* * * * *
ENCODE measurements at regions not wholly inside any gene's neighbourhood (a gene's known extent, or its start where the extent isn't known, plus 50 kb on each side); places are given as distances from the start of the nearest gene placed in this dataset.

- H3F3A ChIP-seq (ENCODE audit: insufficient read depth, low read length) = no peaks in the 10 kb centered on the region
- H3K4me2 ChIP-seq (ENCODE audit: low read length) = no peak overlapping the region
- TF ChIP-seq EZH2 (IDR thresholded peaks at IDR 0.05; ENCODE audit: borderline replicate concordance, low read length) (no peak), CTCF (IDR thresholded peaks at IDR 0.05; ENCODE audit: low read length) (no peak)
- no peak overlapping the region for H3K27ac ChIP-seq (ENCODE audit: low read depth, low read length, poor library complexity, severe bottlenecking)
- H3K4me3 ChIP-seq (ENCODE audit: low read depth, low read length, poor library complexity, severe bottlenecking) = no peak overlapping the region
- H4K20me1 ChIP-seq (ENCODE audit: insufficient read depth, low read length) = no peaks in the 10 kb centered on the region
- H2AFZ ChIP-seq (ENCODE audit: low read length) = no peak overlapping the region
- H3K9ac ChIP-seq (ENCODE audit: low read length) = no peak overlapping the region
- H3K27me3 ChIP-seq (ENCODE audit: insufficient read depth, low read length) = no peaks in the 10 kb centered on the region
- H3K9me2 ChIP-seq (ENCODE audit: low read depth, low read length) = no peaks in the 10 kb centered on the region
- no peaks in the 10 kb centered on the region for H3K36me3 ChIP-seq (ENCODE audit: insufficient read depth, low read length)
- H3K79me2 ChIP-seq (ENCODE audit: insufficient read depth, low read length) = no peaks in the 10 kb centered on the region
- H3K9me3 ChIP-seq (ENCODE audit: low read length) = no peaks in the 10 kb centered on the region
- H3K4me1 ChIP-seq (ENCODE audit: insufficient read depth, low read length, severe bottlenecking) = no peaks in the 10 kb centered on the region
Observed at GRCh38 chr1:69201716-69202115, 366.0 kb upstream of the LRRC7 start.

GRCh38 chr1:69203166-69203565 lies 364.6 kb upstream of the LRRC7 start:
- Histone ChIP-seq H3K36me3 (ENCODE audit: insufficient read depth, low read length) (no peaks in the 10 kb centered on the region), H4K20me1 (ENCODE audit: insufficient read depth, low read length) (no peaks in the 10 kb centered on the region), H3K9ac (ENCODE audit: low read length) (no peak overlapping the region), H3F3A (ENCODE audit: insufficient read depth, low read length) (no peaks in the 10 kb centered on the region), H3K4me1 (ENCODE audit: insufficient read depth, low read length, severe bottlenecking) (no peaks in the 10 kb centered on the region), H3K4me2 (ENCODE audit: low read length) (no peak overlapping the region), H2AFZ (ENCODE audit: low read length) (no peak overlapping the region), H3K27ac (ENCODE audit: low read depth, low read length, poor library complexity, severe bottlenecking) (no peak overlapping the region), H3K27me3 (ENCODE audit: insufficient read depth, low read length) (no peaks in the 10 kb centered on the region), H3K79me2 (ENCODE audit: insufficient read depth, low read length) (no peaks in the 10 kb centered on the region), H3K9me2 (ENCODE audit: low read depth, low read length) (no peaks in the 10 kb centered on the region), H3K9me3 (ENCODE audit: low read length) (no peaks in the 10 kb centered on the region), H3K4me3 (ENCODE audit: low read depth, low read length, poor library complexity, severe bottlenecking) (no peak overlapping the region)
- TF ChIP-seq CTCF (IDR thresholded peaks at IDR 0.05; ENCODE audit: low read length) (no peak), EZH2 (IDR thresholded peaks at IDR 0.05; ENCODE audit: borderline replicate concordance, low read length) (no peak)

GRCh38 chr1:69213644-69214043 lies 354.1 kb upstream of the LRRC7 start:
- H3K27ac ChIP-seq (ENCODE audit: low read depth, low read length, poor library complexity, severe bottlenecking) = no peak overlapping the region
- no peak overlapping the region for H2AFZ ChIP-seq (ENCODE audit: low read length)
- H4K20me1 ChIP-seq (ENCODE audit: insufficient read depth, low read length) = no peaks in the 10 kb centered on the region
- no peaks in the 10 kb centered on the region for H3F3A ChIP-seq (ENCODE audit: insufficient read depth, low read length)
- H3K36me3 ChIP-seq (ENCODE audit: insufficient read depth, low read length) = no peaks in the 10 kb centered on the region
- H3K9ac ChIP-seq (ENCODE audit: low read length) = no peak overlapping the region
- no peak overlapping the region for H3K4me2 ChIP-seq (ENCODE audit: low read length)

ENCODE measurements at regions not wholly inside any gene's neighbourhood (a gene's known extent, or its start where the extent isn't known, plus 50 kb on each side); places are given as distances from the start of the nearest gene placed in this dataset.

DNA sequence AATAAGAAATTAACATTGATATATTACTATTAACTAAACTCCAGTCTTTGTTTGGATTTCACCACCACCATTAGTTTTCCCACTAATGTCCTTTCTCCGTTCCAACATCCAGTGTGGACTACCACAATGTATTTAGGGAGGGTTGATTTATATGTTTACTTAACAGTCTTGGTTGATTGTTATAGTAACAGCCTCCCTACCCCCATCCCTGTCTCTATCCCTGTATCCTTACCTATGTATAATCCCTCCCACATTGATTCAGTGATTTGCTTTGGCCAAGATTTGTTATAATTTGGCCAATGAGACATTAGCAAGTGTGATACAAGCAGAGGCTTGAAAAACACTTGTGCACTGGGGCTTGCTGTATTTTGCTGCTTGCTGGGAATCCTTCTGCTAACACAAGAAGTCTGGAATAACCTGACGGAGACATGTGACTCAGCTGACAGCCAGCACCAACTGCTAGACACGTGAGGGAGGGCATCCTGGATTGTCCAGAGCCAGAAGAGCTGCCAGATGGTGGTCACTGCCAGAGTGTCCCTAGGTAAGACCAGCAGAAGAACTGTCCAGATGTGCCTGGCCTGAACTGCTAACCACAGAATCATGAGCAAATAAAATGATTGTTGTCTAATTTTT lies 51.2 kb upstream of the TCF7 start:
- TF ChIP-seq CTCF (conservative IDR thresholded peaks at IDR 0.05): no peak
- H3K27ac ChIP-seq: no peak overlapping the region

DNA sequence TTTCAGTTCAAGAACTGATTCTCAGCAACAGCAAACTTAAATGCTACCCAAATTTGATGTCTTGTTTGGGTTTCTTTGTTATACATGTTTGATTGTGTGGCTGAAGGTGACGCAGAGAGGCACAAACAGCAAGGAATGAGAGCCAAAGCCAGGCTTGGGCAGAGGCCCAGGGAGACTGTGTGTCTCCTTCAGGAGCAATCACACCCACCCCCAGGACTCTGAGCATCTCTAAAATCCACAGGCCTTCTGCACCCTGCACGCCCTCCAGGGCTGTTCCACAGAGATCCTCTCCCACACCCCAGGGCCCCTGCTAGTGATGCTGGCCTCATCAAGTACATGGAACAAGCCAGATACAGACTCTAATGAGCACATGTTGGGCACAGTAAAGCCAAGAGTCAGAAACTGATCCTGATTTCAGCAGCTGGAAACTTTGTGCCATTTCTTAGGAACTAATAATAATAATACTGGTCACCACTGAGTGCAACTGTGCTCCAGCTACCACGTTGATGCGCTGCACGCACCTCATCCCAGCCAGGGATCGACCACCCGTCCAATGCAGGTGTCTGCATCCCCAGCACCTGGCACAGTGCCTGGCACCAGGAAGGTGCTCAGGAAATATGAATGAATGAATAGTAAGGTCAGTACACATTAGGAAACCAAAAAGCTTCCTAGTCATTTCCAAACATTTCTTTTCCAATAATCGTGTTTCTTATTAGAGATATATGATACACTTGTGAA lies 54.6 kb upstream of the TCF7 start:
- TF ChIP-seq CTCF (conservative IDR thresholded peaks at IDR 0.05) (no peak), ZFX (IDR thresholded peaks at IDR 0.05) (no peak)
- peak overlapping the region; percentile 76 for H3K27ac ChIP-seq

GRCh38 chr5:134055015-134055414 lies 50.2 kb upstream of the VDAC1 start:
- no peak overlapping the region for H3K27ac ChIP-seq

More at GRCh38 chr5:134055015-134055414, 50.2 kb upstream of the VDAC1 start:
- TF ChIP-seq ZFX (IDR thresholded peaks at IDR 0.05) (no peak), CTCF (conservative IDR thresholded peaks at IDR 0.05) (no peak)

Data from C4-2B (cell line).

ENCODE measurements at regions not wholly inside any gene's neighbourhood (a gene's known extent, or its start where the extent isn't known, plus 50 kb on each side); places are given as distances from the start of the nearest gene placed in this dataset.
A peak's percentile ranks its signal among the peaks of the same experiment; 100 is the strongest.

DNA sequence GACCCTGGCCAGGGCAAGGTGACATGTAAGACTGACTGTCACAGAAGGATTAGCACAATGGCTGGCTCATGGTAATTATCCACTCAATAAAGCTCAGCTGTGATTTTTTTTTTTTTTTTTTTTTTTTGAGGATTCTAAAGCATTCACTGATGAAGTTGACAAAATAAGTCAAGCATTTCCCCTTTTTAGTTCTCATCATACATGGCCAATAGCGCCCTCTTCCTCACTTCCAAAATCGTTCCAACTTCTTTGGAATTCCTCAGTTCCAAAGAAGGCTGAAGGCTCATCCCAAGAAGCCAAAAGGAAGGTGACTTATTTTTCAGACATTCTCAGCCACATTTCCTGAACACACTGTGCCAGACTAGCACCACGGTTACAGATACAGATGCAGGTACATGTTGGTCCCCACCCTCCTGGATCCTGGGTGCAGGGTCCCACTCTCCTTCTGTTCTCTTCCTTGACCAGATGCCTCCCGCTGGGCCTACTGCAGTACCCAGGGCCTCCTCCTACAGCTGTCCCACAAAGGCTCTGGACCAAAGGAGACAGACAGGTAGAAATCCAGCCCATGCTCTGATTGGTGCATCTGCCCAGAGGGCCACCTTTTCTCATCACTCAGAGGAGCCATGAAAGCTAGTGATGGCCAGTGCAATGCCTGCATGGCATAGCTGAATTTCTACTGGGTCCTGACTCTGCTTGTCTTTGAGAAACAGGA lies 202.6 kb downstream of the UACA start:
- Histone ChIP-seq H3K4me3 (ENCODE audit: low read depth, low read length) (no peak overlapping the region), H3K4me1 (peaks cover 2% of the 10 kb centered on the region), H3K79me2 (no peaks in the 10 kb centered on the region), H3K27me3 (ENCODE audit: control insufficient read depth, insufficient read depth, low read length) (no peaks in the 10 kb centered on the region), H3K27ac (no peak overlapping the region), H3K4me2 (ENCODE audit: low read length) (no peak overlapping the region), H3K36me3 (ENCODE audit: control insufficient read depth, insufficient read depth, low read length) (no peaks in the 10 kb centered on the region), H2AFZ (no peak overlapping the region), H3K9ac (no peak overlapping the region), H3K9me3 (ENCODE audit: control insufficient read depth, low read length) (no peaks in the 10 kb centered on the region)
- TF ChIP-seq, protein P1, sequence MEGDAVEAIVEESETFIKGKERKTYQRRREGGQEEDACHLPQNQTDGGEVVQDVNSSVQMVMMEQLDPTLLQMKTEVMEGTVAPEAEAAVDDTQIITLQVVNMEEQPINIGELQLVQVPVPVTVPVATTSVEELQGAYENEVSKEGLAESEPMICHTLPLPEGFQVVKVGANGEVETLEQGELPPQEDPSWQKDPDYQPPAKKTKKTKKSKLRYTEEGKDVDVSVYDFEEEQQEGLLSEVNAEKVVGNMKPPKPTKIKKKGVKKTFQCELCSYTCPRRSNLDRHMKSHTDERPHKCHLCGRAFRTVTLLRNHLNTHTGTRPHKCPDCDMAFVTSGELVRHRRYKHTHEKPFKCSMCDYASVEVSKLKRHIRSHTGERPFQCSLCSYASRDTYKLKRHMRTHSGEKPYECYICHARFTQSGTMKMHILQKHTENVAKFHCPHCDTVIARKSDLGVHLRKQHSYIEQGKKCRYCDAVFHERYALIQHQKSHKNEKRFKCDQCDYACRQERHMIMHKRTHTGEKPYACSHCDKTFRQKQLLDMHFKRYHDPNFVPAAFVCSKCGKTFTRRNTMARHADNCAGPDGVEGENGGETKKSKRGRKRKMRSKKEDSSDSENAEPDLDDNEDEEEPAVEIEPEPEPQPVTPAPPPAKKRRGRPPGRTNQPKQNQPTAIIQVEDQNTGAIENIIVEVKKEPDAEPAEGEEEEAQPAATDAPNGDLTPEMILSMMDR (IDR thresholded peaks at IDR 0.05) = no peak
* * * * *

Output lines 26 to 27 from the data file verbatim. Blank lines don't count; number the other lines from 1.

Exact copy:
- H3K9ac ChIP-seq (ENCODE audit: low read length) = no peak overlapping the region
- no peak overlapping the region for H3K4me2 ChIP-seq (ENCODE audit: low read length)